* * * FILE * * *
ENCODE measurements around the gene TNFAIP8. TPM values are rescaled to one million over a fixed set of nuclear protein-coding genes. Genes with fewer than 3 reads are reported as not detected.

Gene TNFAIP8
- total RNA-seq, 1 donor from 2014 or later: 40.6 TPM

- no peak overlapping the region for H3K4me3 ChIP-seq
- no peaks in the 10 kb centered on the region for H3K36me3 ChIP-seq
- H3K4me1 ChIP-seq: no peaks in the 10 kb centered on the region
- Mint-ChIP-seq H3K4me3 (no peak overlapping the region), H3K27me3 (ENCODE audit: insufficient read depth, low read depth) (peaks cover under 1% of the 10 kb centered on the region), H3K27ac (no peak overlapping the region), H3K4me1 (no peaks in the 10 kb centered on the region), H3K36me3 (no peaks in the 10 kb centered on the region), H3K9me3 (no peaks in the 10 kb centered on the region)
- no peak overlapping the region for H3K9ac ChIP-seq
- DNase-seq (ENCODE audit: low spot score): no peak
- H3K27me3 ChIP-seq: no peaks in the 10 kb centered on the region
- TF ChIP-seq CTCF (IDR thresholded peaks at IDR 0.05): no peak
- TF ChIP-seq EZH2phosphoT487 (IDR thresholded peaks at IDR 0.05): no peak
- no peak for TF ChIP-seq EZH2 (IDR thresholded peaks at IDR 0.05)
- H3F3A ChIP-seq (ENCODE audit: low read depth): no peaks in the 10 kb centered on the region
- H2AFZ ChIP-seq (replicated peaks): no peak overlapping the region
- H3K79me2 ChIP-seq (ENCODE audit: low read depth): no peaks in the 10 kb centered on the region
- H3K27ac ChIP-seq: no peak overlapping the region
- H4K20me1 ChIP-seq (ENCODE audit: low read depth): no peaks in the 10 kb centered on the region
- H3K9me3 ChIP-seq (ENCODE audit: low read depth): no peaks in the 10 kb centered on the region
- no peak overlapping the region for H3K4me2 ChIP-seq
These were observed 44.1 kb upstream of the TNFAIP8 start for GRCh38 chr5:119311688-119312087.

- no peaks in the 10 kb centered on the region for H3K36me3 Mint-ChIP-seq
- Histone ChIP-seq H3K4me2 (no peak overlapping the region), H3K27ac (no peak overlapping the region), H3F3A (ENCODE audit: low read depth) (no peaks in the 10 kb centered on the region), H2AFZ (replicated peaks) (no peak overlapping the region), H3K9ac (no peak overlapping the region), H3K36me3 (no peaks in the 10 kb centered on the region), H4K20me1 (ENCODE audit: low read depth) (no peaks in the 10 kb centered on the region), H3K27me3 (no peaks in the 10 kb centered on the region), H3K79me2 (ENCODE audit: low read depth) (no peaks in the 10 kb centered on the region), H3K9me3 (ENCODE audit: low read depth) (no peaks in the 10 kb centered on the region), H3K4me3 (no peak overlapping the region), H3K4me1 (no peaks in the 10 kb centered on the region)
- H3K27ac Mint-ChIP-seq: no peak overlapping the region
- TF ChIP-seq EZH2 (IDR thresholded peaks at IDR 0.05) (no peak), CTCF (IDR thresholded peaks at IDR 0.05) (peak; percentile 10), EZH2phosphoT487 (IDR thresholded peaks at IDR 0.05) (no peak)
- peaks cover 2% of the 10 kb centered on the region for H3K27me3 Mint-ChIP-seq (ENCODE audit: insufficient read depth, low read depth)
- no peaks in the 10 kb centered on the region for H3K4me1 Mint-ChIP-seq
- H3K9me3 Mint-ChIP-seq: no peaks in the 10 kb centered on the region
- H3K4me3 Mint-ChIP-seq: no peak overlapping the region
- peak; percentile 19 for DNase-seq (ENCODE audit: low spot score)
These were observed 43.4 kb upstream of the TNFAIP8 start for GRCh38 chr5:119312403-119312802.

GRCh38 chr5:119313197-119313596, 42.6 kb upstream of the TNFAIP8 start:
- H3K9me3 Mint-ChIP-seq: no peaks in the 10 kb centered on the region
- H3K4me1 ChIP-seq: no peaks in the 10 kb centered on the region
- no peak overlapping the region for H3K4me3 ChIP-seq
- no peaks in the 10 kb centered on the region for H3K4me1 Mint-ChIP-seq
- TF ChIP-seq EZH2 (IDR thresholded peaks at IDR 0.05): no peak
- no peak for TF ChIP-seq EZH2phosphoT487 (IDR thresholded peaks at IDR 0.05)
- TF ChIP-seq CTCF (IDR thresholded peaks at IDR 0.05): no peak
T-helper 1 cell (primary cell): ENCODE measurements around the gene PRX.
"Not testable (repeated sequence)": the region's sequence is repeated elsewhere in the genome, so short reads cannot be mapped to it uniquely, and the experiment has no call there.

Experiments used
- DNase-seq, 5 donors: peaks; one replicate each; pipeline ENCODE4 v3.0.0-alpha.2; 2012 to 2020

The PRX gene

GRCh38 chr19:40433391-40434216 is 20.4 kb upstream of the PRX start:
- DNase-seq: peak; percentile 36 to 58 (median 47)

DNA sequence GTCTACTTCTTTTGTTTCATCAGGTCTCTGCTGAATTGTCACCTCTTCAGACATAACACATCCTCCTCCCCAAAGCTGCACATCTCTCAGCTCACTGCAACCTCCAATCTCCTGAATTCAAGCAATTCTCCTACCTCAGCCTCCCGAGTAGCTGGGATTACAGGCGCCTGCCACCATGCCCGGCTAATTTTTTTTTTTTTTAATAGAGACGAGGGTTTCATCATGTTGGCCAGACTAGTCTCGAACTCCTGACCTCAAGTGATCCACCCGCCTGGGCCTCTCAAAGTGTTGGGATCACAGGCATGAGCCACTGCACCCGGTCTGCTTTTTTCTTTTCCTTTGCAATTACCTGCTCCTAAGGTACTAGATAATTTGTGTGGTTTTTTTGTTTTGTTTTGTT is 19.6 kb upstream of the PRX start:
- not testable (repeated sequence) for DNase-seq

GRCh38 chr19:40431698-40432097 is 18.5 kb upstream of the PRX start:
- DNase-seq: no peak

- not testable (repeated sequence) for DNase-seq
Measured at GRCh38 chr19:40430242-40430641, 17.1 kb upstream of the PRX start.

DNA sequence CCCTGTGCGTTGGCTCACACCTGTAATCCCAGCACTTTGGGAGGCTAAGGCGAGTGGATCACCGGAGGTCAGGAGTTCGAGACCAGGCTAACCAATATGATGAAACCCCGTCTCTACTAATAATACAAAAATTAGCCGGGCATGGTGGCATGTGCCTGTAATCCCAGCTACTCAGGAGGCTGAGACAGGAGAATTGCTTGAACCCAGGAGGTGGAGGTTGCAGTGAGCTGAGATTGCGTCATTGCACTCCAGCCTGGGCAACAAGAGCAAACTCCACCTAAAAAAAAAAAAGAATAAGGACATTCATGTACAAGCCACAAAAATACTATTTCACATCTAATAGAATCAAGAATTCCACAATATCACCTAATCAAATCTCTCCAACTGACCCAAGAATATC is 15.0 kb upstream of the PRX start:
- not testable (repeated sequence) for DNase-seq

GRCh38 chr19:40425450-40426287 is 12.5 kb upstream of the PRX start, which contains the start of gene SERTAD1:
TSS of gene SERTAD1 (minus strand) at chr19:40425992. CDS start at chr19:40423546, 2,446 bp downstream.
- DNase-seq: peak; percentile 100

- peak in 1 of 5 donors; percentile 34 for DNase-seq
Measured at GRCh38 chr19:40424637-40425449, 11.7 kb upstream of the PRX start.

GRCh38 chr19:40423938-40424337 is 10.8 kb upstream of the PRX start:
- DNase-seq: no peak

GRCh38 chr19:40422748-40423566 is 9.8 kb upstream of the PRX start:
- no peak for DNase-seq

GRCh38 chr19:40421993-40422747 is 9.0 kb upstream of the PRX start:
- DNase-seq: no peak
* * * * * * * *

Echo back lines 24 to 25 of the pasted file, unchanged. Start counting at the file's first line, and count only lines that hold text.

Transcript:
- H3K27ac Mint-ChIP-seq: no peak overlapping the region
- TF ChIP-seq EZH2 (IDR thresholded peaks at IDR 0.05) (no peak), CTCF (IDR thresholded peaks at IDR 0.05) (peak; percentile 10), EZH2phosphoT487 (IDR thresholded peaks at IDR 0.05) (no peak)